BY GARY PERILLOUX

Daily Journal

Job seekers turned out by the hundreds at the Tupelo Furniture Market, where nearly 40 potential employers screened applicants Thursday.

With unemployment rates in double-digits in some Northeast Mississippi counties - and higher than 7 percent statewide - the Northeast Mississippi Job Fair 2003 was a godsend to many.

Rebecka Sinner of Baldwyn waited in Building 3 of the Tupelo Complex while her 19-year-old fiancZ, Frank Wiginton, sought a factory job.

"He's in the National Guard, and he just got back from training - so he's looking for something," said Sinner, 16, who's completing her general equivalency diploma at Itawamba Community College.

Alexander Page, a 32-year-old Aberdeen resident, lost his job after working more than two years in the cushion and mill departments of an Okolona furniture maker that was reducing its workforce.

He was one of 755 to preregister, more than twice the number of early registrants from a similar job fair three years ago.

Page filled out applications for Bauhuas USA and Lane Furniture.

"I've got a couple of relatives that work there, and they offer a steady job and good pay and good benefits," Page said. He hoped his track record of stable employment would land him a job.

Lines at Fabco

A Johnny-come-lately to the area job market commanded the attention of many applicants.

Thyssen Krupp Automotive - or TKA - Fabco recently began operating as a Nissan supplier in the Tupelo-Lee Industrial Park South alongside U.S. Highway 45.

Long lines snaked from the company's job booth all day. Among the job hopefuls in line were David Whitfield, a 24-year-old Hamilton student who will graduate from Mississippi State University this year, and Robert Perry, a 56-year-old Tupelo industrial manager seeking re-employment after a layoff earlier this year.

"I'm trying to get experience in the information technology department, and I hear they have good jobs in that field," Whitfield said. "There's plenty of opportunities to get into with statistical analysis and computer programming. And it all ties into my field.

"I'm trying to find that first job: I'm going to give it a try and see what I can come up with today."

Perry's at the opposite end of the employment spectrum. He has looked earnestly for employment since a January layoff at a local furniture manufacturer. His age and abundant certifications in lean manufacturing, customer service and just-in-time inventory disciplines have placed him in the "overqualified" Catch-22 with some potential employers.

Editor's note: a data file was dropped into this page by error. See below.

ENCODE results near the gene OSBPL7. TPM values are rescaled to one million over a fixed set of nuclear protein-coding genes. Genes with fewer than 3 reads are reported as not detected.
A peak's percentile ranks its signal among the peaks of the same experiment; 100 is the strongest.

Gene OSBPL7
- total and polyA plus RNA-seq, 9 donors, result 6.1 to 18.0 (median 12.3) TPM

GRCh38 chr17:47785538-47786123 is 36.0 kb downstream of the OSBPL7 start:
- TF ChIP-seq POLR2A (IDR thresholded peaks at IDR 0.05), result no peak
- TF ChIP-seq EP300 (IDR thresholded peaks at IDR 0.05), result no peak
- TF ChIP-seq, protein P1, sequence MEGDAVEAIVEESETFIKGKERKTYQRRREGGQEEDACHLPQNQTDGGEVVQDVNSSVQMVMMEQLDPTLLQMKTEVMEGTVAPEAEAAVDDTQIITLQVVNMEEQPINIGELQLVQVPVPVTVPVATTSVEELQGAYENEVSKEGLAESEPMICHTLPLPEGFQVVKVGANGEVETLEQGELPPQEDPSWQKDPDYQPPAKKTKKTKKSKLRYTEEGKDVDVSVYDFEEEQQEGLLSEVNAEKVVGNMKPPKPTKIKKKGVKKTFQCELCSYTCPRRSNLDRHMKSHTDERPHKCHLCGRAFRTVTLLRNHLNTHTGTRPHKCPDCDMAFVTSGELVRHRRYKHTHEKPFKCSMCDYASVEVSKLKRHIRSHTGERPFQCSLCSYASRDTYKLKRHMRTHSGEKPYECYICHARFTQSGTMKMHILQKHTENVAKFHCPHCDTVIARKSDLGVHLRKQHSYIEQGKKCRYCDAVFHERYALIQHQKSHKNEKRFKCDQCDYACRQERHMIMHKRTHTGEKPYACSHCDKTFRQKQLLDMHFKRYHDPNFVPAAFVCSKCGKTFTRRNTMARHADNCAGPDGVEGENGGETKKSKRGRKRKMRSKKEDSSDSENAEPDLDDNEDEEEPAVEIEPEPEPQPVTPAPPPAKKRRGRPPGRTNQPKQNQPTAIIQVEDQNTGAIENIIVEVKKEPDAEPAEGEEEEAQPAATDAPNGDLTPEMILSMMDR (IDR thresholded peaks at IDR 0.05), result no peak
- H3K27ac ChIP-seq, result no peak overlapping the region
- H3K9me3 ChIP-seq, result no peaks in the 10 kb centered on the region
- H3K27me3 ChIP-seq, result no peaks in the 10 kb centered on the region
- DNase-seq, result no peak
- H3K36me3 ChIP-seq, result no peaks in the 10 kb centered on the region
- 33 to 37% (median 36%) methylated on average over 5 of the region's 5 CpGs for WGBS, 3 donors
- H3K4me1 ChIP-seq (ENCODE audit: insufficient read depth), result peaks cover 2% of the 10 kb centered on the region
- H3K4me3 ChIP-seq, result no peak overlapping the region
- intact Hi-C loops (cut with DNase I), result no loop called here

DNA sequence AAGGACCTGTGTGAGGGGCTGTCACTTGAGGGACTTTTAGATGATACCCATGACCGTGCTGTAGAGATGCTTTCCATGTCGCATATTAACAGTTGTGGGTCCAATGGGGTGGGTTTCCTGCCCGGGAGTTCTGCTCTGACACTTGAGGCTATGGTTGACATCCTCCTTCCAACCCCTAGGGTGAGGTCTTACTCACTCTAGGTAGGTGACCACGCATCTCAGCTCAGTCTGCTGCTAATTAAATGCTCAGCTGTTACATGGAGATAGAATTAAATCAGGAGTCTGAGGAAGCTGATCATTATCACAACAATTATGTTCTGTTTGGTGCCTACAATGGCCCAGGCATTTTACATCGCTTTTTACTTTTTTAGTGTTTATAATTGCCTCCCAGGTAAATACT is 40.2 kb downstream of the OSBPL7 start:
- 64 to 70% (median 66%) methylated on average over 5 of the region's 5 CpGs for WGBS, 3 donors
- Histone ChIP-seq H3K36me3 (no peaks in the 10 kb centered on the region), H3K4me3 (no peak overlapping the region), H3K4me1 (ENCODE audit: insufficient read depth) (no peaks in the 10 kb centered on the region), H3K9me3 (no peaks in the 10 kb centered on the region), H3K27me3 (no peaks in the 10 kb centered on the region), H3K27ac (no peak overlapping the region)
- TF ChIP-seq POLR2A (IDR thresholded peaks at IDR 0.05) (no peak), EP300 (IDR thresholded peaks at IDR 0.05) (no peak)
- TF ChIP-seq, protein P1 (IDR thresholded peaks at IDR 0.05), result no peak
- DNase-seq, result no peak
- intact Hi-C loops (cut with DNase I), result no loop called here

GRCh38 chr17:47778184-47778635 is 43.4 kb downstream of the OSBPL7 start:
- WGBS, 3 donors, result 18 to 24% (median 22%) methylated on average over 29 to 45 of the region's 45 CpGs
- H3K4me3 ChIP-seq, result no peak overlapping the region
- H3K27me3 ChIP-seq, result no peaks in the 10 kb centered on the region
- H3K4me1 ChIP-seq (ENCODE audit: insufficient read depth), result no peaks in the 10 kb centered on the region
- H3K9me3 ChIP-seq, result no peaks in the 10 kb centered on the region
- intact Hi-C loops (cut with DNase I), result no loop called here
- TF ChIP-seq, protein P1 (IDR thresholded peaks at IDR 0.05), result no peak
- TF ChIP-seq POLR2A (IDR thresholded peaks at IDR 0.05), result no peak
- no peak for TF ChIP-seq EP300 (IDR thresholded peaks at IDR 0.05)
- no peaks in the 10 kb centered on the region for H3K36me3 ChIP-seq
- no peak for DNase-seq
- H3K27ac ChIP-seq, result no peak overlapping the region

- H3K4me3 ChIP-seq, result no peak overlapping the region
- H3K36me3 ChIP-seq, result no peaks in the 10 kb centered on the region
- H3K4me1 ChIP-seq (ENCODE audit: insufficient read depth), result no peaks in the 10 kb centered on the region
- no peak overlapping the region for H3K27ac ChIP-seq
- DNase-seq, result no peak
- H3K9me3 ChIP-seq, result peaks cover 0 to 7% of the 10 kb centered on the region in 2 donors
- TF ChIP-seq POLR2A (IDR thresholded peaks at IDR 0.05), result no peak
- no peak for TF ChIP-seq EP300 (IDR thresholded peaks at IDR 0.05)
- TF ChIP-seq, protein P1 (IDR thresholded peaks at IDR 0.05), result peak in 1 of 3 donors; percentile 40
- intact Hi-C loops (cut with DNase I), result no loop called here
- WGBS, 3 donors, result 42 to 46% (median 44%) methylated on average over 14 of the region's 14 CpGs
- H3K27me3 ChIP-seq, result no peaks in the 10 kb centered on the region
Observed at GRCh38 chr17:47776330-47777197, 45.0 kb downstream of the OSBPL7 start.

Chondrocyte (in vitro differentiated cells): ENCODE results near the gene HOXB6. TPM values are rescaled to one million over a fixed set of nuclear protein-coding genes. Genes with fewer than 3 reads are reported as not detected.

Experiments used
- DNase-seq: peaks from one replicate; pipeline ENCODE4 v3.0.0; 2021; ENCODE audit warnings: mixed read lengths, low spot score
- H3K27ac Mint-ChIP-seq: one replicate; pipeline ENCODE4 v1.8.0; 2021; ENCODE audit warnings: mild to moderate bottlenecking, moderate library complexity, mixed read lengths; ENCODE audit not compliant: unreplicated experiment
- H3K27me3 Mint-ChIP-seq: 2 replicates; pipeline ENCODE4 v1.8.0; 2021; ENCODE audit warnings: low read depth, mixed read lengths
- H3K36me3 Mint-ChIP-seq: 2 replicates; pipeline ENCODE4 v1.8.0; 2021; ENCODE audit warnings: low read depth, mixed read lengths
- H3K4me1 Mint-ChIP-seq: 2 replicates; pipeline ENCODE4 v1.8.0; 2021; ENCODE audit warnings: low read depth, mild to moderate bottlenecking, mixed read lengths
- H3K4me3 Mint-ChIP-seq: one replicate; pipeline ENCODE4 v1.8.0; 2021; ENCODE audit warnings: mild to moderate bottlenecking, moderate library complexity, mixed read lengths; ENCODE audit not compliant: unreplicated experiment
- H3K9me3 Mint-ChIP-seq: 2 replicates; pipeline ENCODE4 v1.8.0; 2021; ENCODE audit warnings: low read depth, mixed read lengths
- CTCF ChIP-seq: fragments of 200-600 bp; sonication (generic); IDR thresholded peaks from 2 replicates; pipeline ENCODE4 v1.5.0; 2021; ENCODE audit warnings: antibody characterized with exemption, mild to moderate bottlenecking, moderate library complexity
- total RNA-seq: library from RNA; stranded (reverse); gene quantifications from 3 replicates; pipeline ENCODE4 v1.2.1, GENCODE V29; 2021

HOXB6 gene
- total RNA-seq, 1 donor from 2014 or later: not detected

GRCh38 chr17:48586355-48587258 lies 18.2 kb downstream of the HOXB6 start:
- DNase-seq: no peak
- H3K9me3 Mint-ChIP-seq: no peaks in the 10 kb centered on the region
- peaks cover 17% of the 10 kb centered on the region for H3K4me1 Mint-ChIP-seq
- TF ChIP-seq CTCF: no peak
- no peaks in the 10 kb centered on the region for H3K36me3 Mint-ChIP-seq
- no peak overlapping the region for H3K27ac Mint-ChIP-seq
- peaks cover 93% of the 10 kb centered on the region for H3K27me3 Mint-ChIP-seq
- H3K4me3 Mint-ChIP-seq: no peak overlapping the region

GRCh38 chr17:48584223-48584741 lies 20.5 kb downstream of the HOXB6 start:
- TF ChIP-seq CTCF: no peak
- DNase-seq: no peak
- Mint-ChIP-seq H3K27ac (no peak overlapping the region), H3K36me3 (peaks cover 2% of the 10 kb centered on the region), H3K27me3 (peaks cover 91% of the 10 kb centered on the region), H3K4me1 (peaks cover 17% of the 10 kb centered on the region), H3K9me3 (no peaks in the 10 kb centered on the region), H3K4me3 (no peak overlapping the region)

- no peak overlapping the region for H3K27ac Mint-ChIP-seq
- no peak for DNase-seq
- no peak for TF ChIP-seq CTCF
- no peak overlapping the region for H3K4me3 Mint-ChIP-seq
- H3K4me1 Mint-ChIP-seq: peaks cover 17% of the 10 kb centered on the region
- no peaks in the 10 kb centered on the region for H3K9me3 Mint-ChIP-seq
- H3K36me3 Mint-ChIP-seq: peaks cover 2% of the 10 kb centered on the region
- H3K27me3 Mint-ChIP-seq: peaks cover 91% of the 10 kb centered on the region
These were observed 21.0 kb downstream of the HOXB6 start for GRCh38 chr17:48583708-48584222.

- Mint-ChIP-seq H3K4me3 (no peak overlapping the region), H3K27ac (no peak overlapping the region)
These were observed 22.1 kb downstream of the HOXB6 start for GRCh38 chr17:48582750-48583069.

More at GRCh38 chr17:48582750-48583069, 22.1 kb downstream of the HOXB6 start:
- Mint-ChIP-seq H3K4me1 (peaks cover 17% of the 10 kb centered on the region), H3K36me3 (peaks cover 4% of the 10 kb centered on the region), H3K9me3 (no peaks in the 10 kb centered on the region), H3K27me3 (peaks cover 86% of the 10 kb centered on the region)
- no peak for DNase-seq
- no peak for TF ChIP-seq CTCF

"I've got 2,700 resumZs out by mail, 1,400 out by e-mail and I've worked with 360 employment agencies," Perry said.

What has the search yielded thus far?

"I've got a 3-inch binder of thank you but no thank you' letters," he said. "And I've graduated into the second one."

Perry's wife works as a nurse, and the couple hope to remain in Tupelo. That's why he was giving Fabco and others a shot Thursday.

"Fabco is a first-tier and second-tier supplier to Nissan," he said. "And their business is forever growing."

Good turnout

Organizers reported one job hunter shouting out "Bingo!" upon landing a job early in the morning, when more than 1,100 filed into the building in the first two hours.

Final registrations and job surveys won't be tallied for a while. But Tupelo's Community Development Foundation, which organized the event, estimates 2,000 people attended.

"Several of our industries were just constantly busy with people in line applying for jobs," said Betty Scott, CDF special projects manager. "A lot of the employers indicated they had quality applicants and were really pleased with the response they got."

Larry Williams of Ashley Furniture said the manufacturer is poised to add five new lines at its 1,700-employee Ecru plant and two lines at its 500-employee Ripley facility. Twelve workers per line are needed along with supervisors.

About 40 percent of the company's applicants have the appropriate experience, and the company is willing to train some newcomers with good backgrounds.

"(Upholsterers and supervisors) are the biggest need now," said Williams, whose company also attended an Ole Miss job fair Thursday. "We're looking for people who have a degree in business or management that are willing to have a little training with us to be a supervisor."

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